It’s the last day of summer, unofficially at least, and only now have I tackled enough of the shadows looming over me to relax. That’s life, I suppose, and as much as I don’t mind work—as much as I love work, even—I’m aware a change of pace would do me well. My patience is worn to the bone; I can scarcely suffer anyone, let alone fools; and I’ve become a Grim Jim, a Prince Charmless, a true Pill-ar of the community. Still, it’s nothing a break wouldn’t cure, and when I pay off all my debts and refill my bank account, I plan to take one—a good one, a long one, a very, very quiet and briny one.
In the meantime I travel within my finely feathered city, orchestrating the sort of adventures that have been the mainstay of my existence here since I was but a lass. Yesterday I wandered through the flea market on 76th and Columbus, a neighborhood that typically gives me nose bleeds. There, among the throng of normcore nudniks and old ladies in purple hats, I excavated an art deco pocket watch, a spangled parrot brooch, and a tiny painting of sea and sky whose beauty was obfuscated by a homely brown frame. This morning I painted it white and cream while watching an old screwball comedy. (And after you shot your husband, how did you feel? I felt hungry!) Grace supervised, her tail twitching in my face. The neighborhood pigeon with a neon stripe yapped outside the window. And the wind blew in, setting aflutter the curtains I hung myself.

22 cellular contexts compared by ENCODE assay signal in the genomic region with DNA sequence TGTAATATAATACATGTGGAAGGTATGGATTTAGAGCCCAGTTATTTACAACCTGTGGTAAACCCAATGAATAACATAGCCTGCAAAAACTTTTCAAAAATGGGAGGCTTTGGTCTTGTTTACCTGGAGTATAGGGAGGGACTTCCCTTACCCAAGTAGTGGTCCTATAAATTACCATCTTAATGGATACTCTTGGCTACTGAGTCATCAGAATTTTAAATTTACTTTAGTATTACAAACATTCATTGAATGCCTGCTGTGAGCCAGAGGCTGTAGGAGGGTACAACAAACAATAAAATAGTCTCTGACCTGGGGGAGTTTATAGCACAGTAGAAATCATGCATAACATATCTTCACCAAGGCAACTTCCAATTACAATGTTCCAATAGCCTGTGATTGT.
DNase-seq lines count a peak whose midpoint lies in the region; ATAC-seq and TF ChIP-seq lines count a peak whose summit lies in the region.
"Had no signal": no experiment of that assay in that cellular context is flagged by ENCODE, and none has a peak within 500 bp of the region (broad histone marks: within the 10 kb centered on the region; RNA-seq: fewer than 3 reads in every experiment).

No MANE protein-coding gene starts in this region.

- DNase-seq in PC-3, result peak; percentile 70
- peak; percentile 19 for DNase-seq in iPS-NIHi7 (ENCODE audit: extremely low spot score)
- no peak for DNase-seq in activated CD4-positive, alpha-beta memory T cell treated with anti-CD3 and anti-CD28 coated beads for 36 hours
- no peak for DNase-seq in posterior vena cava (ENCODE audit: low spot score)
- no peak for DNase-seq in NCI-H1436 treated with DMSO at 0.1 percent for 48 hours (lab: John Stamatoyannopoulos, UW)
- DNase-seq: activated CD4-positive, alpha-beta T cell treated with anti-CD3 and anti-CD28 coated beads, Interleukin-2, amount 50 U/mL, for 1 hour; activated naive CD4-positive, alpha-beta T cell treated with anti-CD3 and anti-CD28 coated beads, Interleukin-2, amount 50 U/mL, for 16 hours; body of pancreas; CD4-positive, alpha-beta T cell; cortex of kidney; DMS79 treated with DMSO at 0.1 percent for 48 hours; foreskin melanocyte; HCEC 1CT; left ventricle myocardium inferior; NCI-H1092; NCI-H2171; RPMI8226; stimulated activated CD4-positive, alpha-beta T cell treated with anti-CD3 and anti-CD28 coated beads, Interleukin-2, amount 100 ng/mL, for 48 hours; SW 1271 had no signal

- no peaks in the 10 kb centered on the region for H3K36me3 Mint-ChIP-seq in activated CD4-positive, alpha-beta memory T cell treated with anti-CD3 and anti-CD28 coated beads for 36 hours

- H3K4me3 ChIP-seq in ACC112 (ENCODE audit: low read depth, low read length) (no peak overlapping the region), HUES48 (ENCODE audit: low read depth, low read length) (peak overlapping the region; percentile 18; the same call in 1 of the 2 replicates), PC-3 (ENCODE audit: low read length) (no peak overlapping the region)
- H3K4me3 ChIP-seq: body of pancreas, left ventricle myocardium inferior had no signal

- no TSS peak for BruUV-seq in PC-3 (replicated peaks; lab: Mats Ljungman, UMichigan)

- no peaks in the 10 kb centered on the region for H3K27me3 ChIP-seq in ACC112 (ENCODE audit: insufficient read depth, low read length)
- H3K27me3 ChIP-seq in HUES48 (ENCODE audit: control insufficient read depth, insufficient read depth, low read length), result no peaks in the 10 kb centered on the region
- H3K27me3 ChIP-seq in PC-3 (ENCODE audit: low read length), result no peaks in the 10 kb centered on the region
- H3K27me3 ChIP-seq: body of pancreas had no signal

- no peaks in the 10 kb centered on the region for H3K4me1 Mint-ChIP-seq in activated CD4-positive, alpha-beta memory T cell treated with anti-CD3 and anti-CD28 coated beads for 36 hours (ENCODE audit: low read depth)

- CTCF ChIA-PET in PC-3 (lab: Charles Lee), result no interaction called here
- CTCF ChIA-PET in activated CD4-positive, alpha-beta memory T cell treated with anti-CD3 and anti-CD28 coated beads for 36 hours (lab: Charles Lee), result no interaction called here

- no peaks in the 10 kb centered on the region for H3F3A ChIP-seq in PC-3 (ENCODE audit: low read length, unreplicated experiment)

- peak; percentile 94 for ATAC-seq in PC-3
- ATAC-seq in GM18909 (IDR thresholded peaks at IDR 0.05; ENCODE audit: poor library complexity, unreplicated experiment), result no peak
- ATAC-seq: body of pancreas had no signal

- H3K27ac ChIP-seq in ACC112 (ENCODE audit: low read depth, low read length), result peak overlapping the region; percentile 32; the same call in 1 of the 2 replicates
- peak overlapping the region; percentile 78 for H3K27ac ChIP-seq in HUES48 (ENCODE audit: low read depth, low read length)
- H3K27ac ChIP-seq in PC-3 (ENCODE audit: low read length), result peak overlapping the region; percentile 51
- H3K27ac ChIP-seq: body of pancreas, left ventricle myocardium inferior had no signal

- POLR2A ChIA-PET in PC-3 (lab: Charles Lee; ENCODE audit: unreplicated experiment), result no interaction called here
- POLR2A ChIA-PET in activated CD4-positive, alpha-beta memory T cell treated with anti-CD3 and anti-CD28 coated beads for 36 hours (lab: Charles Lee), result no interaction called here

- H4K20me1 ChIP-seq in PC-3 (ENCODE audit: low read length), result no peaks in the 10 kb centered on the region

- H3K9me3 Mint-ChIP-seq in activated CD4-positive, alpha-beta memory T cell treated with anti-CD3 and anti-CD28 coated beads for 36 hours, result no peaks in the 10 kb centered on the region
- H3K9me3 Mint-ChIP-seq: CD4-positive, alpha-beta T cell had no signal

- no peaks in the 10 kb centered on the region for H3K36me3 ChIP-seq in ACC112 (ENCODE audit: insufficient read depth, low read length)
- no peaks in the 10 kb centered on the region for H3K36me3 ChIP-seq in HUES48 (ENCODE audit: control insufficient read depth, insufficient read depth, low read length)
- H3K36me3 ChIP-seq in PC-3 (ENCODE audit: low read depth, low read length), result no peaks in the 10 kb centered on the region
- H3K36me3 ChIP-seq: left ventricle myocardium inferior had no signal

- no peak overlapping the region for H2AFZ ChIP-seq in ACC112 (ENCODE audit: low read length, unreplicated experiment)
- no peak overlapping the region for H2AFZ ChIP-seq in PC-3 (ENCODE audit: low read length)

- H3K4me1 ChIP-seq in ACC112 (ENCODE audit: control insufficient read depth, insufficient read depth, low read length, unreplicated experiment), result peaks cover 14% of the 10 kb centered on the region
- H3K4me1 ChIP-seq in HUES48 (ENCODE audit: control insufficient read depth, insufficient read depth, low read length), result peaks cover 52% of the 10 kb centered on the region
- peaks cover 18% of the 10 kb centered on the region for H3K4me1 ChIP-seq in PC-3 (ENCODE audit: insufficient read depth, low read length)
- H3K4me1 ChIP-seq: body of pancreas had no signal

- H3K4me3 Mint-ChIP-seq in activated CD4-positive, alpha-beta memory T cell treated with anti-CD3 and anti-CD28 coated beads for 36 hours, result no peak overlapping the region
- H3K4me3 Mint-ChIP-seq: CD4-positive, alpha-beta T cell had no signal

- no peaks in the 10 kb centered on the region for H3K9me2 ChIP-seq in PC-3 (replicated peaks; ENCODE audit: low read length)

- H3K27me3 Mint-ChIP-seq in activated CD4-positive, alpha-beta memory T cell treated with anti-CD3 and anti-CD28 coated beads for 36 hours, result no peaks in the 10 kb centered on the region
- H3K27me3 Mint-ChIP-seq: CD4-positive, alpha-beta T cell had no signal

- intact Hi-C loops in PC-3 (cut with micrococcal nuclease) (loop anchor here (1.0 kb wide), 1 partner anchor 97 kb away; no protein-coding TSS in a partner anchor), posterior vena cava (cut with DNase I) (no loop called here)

Small pleasures, all of them, but no less real for their scale and certainly no less mine. And thus this season comes to a bittersweet end. Here’s to a brilliant Fall for us all.
I’d say the greatest luxury of My Summer of Reckoning so far is the Midday Nap. I get up with the birds and the sun, do all the work that requires bona-fide brain power, expend my buckets of nervous energy at the gym, and then, around 2 or 3—right when the heat is at its stroppiest—I take an hour-long snooze. Once a cup of lavender-earl grey tea nudges me back to the land of the living, I’m markedly more relaxed and present with other humans for the rest of the evening. Pleasant, even. Granted, this is one boon of my intensely freelance life but I think everyone would benefit from a little catnap. Listen up, Amerika: It’s time to institute the siesta as a nationwide tradition.